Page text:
- Have appropriate mechanisms to protect existing American businesses and prevent so-called pollution leakage to countries without similar systems in place. Leakage occurs if highly polluting industries simply move to other countries that don’t have a comparable limit on pollution. In this way, they can continue business as usual without stricter environmental regulations. Leakage can also happen if domestic industries shut down, causing us to import goods from other countries.
- Reduce the budget deficit to prevent draconian cuts in vital domestic programs by raising revenue from the tax.
This legislation does each of these five things. That’s why CAP has encouraged Congress to pass the bills without delay. Tara McGuinness, Executive Director of the Center for American Progress Action Fund, spoke at the bills’ introduction this morning. This is her statement about why this legislation matters:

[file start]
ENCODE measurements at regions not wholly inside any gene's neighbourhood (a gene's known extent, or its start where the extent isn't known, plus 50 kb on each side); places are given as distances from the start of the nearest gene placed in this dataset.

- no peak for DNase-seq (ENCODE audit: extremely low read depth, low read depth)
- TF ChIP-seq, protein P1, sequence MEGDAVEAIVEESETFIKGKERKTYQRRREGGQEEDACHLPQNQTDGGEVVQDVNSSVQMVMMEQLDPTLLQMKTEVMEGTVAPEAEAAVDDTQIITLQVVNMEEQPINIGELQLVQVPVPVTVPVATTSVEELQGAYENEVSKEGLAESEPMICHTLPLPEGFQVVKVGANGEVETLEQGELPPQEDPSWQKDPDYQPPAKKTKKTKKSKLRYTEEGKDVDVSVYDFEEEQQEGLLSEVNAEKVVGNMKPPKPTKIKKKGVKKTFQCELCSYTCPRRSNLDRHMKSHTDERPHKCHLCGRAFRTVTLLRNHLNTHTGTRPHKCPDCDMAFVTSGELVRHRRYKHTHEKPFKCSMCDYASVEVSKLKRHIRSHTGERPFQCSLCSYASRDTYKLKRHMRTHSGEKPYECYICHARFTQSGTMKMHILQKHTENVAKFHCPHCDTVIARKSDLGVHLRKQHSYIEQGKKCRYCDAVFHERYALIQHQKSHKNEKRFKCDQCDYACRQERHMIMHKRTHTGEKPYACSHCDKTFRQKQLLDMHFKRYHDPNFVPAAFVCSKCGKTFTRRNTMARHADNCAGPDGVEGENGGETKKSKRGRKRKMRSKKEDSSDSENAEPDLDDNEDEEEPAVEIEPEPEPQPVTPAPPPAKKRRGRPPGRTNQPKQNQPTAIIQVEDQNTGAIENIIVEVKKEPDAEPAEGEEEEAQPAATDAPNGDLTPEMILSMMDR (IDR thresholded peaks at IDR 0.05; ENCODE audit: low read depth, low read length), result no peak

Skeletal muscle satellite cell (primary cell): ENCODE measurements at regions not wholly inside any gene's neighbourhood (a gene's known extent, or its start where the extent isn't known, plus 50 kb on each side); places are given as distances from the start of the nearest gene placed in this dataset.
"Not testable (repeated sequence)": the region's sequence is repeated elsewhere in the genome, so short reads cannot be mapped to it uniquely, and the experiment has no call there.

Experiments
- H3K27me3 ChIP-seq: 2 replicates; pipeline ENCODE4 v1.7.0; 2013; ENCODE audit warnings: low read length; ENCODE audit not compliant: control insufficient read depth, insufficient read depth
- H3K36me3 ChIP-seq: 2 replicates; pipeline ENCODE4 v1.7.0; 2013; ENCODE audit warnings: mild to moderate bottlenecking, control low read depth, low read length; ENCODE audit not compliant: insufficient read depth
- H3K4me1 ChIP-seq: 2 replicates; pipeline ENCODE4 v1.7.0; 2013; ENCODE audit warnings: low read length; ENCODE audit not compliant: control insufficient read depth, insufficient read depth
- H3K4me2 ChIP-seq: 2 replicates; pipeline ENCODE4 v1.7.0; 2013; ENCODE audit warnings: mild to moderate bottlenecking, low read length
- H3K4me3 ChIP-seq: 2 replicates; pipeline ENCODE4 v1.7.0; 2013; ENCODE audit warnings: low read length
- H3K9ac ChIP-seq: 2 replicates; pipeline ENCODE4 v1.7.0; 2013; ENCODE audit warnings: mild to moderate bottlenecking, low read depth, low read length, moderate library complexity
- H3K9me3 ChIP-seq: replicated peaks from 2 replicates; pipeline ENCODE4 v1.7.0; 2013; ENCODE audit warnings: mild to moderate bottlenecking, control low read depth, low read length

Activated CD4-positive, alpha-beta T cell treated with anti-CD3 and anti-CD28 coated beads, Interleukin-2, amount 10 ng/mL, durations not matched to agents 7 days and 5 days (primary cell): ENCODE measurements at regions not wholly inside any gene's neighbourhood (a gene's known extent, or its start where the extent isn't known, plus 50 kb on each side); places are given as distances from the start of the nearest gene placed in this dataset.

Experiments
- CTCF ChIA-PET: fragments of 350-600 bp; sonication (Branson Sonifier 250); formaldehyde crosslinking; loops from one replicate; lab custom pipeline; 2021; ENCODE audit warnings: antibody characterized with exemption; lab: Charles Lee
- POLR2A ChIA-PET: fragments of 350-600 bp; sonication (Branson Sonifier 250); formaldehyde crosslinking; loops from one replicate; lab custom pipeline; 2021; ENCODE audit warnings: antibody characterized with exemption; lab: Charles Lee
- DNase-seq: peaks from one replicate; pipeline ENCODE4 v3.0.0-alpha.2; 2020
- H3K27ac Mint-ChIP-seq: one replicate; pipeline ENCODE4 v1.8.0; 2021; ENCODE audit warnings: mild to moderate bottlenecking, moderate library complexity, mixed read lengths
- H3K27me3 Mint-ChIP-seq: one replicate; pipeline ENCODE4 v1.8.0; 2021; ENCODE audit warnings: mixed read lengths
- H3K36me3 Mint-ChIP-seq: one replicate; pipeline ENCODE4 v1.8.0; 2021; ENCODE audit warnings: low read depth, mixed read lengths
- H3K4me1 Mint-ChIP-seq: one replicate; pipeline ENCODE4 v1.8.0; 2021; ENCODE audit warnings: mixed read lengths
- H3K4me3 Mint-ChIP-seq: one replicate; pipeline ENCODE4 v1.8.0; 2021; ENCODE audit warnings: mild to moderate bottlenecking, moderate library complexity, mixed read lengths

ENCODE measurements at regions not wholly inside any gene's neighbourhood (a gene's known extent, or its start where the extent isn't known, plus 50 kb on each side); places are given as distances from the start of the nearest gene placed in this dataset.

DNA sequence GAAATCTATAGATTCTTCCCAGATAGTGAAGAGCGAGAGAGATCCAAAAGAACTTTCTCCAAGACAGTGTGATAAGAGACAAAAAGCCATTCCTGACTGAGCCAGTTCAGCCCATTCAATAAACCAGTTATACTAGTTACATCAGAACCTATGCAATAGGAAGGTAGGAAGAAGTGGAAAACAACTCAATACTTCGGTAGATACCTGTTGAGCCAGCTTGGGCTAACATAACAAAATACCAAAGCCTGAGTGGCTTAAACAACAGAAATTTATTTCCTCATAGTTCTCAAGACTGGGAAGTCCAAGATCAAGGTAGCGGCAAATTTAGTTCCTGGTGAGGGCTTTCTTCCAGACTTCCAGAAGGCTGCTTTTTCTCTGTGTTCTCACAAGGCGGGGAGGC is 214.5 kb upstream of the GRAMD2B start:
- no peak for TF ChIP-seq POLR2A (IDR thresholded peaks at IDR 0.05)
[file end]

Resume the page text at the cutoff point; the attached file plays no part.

Sen. Sanders and Sen. Boxer continue to focus us on what really matters: our moral obligation to leave a country and a planet to our children that is not damaged and polluted. They are taking action to reduce carbon pollution — making sure that political squabbling doesn’t distract us from the task at hand. Today, across the country, Americans of all walks of life are coping with the devastating impacts of climate change on their homes, businesses, and livelihoods. It’s time that we invest in our communities, rather than leaving the American taxpayer to foot a billion-dollar bill while they’re clearing the debris and fearing the effects of the next catastrophic storm.